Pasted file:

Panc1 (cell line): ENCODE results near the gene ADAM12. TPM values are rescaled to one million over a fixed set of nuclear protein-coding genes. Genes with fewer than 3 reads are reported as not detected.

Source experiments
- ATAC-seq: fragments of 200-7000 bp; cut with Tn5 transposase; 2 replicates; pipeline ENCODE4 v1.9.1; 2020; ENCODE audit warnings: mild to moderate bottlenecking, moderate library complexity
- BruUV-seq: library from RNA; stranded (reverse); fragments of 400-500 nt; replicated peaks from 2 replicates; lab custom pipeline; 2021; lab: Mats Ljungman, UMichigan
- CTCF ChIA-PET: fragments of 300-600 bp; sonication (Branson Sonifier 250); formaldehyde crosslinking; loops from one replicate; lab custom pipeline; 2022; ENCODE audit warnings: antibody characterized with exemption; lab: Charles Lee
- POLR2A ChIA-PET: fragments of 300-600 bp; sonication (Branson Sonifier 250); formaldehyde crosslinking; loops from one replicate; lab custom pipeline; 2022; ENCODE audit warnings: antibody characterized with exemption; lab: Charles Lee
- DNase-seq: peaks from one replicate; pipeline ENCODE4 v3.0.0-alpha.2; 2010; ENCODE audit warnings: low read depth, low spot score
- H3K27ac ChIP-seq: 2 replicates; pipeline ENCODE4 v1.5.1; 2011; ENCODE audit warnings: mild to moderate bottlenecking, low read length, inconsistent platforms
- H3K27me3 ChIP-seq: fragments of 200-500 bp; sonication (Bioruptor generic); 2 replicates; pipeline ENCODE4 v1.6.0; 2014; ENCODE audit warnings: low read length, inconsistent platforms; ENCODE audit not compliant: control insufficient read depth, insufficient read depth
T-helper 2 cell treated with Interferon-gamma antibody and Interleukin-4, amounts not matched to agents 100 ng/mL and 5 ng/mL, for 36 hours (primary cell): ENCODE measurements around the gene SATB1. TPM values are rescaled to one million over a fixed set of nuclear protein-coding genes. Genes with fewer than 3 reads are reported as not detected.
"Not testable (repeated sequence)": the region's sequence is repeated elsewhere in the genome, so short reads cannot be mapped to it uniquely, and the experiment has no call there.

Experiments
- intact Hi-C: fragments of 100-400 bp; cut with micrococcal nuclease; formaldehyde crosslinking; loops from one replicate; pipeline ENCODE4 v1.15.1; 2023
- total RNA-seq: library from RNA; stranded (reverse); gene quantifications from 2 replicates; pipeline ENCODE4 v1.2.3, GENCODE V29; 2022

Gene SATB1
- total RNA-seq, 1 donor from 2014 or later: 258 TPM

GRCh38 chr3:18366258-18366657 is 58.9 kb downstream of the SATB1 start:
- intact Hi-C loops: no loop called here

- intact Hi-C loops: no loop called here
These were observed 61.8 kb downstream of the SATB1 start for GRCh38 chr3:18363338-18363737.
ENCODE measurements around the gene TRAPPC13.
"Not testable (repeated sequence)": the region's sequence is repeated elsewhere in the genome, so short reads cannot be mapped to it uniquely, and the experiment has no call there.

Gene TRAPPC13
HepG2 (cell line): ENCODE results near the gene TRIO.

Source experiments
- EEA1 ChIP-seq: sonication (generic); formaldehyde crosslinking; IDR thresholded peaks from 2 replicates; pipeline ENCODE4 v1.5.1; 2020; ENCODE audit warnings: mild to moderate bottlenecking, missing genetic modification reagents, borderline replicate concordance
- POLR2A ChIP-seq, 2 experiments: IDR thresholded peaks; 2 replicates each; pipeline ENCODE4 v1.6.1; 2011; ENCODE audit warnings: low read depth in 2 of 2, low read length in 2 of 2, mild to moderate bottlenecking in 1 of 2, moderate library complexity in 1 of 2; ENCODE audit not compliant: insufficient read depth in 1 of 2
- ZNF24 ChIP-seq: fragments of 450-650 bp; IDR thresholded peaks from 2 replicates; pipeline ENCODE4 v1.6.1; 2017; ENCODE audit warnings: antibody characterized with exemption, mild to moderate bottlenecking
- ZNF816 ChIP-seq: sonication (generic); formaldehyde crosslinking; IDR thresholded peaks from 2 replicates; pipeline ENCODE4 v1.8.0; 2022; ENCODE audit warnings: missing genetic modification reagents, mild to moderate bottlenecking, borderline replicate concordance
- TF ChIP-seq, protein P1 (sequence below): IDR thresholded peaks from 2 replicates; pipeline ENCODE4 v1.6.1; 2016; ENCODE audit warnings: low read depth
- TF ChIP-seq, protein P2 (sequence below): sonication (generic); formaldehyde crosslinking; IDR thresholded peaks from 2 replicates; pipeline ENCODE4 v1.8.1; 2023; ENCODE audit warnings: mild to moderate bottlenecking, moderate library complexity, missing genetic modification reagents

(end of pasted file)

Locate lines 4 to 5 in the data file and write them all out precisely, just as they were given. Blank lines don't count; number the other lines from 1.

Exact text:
- BruUV-seq: library from RNA; stranded (reverse); fragments of 400-500 nt; replicated peaks from 2 replicates; lab custom pipeline; 2021; lab: Mats Ljungman, UMichigan
- CTCF ChIA-PET: fragments of 300-600 bp; sonication (Branson Sonifier 250); formaldehyde crosslinking; loops from one replicate; lab custom pipeline; 2022; ENCODE audit warnings: antibody characterized with exemption; lab: Charles Lee